One thing that a lot of people on Daily Kos have expressed surprise about is how the Russian Army is extremely tactically rigid—it doesn’t permit initiative or any real thinking by junior officers. It discounts the idea of a professional NCO (non-commissioned officer) corps, at least in the way that Americans think of the role.
By American NCOs, I mean highly experienced front line soldiers who are given real leadership roles. Their responsibilities often include training a new generation of American soldiers (drill sergeants) and effectively leading smaller units as young junior commissioned officers learn from the sergeants’ experience.
There’s virtually nothing like that in the Russian Army, just as there was not in the Soviet Army—many people find that puzzling, or archaic.
In reality, one can make a strong historical argument that the NATO nations who follow this model are the anomaly, and the Russian Army is the one that is “normal,” if that term means anything in military history.
That is, until around 1857, when a certain man named Helmuth von Moltke (the Elder) became the chief of staff of the Prussian Army, essentially every nation in the world operated the way the Russians do in this regard. Every nation that changed, changed because they copied the Prussian Army.
Moltke the Elder is so called, because his younger nephew was also confusingly named Helmuth von Moltke, who even more confusingly occupied the same role as his famous uncle as Chief of Staff of the German Army. Helmuth von Moltke the Younger is primarily known as the man who botched the opening months of WW1. We’re talking about the elder Moltke—who never lost a battle that he commanded.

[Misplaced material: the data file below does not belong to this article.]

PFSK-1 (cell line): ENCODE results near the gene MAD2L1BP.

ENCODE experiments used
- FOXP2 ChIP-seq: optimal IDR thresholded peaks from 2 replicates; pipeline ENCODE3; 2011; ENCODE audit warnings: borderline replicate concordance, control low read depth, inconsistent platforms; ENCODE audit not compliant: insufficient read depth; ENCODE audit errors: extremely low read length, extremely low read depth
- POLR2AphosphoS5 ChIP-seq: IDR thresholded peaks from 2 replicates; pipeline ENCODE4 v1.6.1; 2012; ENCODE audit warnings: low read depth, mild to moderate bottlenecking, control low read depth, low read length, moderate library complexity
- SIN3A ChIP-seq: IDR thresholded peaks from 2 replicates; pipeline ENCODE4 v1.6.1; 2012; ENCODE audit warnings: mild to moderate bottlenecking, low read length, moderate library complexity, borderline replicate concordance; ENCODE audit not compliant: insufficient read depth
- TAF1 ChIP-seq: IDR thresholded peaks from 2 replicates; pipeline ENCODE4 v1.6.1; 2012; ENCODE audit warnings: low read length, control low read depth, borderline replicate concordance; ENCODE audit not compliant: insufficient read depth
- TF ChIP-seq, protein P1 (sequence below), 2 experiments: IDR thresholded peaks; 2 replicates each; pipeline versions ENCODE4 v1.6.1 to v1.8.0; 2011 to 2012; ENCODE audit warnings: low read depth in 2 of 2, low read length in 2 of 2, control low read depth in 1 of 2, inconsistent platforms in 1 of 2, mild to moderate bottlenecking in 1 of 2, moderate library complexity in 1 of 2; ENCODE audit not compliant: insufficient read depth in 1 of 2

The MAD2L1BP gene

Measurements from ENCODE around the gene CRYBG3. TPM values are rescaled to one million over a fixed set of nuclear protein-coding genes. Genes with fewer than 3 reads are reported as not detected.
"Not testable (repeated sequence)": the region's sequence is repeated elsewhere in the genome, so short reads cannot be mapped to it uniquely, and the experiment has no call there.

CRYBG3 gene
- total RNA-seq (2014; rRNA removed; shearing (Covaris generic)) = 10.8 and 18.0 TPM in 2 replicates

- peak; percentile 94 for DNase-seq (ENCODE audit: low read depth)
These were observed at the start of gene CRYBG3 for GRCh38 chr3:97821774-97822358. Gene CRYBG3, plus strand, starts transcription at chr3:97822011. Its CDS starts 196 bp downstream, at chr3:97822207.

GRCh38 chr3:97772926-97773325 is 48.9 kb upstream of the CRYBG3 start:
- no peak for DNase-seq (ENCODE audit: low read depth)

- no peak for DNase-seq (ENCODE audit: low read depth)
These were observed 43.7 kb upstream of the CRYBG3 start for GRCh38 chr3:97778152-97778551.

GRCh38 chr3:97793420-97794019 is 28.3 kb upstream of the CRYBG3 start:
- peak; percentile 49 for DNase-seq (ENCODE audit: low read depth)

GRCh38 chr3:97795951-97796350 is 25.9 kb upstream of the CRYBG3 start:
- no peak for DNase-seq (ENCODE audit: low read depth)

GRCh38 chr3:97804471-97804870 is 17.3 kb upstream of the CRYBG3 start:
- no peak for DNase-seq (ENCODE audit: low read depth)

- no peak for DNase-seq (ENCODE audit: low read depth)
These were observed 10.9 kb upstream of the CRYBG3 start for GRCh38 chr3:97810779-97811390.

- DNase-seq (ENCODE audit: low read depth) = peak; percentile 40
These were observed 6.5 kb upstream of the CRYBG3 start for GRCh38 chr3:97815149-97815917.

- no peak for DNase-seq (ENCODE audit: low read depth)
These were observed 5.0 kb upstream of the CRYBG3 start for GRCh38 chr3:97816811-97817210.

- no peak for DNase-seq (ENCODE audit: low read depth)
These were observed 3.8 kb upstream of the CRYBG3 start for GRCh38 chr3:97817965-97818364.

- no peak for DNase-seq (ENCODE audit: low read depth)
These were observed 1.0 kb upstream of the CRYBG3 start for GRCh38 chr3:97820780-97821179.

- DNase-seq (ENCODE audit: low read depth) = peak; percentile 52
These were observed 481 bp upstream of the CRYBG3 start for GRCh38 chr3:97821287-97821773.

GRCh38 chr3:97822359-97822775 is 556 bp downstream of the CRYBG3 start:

Moltke is most famous for when his Prussian Army took less than 3 months to destroy the primary French Army in the Franco-Prussian war. At the opening of the war, most people thought France would win, as France had the bigger army (2M to 1.5M), more artillery, more cavalry, and what was regarded by many as the finest army in Europe.
Moltke overwhelmed and crushed the French for two reasons.
First, he recognized how revolutionary railroads were in accelerating deployment. He created an entire department devoted to railroad planning and management in the General Staff. He insured upon declaration of war, every railroad in Prussia would be immediately placed under military control. Detailed timetables were created to ferry newly deployed units to the front
The French mostly mobilized on foot.
Despite France having the larger army overall, Prussia brought more troops and material faster to the frontline than the French could muster. In engagement after engagement, Prussia beat the French army by having more troops at the point of contact, pushing the French into a more and more compromised state. Moltke cornered the Emperor Napoleon III and the main French army at Sedan, forcing its surrender.
France would fight on for 3 more months as a Republic, but the war had already been decided.
Second, Moltke implemented an entirely new way of fighting wars. He empowered junior officers and NCOs in the Prussian army.
Mission Based Command and the West
Like many great generals, Moltke was a student of history. And Moltke grew particularly interested in one theme: why was Napoleon so much more effective as a commander earlier in his career, compared to his later days?
There were many theories then (as now). Maybe Napoleon grew old? Moltke found this explanation unsatisfying as Napoleon was only 46 at the time of Waterloo—many great generals perform well even to a much later age. After all, Julius Caesar crossed the Rubicon when he was 50 years old.
While there are many other theories (Napoleon’s deteriorating health, for example), Moltke’s personal beliefs focused on one aspect of Napoleon’s career: the scale of his battles.
At Marengo, Napoleon led 28,000 troops against 30,000 troops of the Austrian Army.
At Austerlitz, Napoleon led 75,000 troops against 95,000 Allied Troops.
But in Napoleon’s later campaigns, the scale of his operations grew. Against Russia. Napoleon was in command of 685,000 troops against nearly 700,000 Russians. At Leipzig, Napoleon commanded 195,000 troops against 365,000 Allied troops.
Moltke argued that when a commander has fewer than 100,000 troops under his command, one can sit atop a hill and overlook the battlefield himself. But when armies expand to half a million men or more, a single man can no longer see the entire battlefield.